Short-term memoryShort term memory
for recent events that doesn't last long (about 15-30 seconds) and is only random. This is the part of the memory that remembers what was said two minutes earlier, or whether someone has added sugar to a cup of tea.
Some short-term memories--such as part of a conversation--become part of long-term memory, but many vanish quickly, perhaps because there is no value to keeping them.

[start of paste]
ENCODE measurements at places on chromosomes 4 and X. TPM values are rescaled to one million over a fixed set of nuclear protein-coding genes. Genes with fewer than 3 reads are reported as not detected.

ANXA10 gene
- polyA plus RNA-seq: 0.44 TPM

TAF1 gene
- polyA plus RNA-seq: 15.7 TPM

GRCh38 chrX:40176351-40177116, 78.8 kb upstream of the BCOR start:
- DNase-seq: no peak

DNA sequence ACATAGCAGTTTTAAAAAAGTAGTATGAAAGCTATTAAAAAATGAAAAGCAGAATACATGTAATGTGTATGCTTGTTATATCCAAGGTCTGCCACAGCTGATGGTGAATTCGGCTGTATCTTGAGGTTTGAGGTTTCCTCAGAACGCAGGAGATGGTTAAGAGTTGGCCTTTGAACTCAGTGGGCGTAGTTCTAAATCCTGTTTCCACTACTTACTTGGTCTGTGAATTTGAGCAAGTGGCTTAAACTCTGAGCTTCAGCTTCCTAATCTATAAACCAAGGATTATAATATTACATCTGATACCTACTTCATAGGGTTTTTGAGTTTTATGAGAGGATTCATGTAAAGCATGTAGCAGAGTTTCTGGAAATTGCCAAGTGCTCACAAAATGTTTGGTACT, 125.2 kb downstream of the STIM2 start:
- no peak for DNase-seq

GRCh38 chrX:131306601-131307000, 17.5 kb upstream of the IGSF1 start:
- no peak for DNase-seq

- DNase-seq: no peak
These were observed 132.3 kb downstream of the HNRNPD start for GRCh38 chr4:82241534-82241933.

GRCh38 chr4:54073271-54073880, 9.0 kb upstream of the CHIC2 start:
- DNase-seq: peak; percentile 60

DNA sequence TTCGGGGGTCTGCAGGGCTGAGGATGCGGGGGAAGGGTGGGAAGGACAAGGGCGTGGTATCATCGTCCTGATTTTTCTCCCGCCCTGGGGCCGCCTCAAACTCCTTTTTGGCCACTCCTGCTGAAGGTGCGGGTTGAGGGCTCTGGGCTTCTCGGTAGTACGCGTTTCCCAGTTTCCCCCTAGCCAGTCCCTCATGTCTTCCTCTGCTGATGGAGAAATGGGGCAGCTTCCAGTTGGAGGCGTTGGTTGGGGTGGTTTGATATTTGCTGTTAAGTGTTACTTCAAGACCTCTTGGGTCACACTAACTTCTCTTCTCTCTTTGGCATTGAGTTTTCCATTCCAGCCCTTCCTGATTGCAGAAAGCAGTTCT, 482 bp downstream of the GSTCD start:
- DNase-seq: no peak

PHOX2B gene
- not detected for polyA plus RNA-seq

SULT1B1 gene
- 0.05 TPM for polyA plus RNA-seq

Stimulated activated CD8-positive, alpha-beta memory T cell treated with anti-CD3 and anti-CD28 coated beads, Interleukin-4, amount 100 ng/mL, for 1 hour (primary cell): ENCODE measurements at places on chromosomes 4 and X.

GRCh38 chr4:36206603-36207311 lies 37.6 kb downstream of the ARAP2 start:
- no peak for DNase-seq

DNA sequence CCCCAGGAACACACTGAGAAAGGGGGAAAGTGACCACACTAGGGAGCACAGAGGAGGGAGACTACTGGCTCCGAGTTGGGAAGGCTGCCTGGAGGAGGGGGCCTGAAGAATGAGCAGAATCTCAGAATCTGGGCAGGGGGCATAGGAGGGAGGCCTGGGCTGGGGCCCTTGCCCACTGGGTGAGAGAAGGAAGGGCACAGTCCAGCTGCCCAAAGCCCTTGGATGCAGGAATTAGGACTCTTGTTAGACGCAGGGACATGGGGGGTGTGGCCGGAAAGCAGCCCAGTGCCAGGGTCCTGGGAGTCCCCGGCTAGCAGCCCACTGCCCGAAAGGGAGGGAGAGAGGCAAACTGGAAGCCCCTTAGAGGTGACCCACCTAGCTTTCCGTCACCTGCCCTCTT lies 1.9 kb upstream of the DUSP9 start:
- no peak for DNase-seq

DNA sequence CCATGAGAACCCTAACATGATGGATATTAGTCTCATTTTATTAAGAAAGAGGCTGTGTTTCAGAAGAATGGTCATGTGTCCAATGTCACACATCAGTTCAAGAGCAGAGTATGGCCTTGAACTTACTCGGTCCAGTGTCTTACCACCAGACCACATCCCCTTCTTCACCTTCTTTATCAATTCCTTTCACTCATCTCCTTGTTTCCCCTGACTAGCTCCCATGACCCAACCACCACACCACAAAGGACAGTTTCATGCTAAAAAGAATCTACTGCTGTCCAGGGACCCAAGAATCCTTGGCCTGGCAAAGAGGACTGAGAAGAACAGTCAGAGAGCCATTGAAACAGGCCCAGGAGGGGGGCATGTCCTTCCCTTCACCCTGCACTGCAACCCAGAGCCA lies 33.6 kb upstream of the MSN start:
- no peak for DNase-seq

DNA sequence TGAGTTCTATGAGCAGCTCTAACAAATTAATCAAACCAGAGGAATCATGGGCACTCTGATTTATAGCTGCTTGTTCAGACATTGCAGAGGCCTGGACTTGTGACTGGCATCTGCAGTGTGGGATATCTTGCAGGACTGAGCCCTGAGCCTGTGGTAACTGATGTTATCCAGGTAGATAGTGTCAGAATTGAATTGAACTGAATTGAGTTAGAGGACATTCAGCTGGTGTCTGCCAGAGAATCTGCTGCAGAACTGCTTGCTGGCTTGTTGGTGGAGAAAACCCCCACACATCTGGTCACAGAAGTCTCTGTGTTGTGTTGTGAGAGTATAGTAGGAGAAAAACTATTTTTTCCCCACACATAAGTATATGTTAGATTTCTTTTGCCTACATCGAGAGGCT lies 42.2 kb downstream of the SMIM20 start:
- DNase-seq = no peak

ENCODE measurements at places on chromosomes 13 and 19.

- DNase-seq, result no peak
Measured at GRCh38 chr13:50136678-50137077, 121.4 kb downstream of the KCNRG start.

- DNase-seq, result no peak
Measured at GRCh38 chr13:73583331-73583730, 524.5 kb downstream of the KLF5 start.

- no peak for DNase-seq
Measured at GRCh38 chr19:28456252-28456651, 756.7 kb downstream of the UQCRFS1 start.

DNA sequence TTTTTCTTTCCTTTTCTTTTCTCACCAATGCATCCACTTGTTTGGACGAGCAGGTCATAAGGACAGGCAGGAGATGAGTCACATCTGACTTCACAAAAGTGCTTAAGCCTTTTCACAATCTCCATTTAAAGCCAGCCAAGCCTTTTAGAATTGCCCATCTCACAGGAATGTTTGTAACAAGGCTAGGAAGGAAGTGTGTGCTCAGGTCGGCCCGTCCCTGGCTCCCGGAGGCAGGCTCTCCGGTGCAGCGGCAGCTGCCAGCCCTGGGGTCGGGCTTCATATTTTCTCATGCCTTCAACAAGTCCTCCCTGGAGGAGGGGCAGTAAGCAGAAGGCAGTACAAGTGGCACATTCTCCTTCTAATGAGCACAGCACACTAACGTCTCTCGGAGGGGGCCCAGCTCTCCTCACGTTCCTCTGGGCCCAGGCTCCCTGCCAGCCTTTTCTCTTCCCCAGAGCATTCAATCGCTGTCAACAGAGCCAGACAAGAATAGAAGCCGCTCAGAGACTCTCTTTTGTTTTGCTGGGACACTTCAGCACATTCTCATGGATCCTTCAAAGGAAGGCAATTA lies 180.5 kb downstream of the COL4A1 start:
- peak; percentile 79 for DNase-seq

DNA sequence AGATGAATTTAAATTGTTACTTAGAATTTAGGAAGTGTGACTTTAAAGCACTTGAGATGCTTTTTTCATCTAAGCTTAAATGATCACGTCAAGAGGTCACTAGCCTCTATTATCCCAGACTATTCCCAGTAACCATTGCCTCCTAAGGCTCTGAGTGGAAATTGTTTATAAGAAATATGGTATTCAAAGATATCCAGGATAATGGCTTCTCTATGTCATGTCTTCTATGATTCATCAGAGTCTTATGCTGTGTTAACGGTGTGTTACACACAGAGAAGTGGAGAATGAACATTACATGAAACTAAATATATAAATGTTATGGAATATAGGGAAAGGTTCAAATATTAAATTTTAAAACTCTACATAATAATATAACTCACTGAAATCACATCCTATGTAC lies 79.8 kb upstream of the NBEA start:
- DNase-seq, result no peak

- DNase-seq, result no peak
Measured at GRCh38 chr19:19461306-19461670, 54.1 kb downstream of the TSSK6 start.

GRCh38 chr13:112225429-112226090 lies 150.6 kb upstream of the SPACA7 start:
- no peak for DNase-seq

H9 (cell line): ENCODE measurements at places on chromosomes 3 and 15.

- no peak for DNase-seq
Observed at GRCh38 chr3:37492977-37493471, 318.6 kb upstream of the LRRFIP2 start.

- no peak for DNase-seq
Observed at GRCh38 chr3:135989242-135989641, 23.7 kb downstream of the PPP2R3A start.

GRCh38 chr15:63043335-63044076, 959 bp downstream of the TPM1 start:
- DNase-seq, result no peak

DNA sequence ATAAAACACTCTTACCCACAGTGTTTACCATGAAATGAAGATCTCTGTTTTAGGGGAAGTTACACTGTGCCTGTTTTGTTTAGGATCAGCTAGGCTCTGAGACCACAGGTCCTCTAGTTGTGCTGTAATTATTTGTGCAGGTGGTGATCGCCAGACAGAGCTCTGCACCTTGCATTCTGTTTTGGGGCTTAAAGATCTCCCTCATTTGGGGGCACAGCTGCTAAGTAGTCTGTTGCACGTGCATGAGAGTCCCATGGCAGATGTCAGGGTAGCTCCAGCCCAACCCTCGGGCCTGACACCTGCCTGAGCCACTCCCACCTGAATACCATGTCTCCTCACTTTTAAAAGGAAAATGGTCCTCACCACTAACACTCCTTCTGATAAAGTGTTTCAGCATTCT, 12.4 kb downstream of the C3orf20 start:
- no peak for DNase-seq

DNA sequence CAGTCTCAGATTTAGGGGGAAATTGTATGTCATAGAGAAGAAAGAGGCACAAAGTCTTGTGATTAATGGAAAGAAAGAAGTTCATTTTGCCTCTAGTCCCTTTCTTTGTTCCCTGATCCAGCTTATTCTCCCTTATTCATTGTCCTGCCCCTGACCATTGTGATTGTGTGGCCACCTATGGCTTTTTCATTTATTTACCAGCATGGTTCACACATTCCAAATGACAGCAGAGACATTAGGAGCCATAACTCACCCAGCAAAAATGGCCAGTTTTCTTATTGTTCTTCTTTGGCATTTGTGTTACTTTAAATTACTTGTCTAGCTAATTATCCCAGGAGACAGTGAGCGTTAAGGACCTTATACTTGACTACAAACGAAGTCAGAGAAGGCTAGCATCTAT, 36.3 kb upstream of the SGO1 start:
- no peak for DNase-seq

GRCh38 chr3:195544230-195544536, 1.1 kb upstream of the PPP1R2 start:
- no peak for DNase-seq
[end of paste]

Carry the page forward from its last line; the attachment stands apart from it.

A variety of conditions, including simple aging, can diminish or destroy short-term memory, while leaving long-term memory intact.
One of pioneers of short-term memory research is George A. Miller, who wrote the classic article The Magical Number Seven, Plus or Minus Two.
See also: amnesia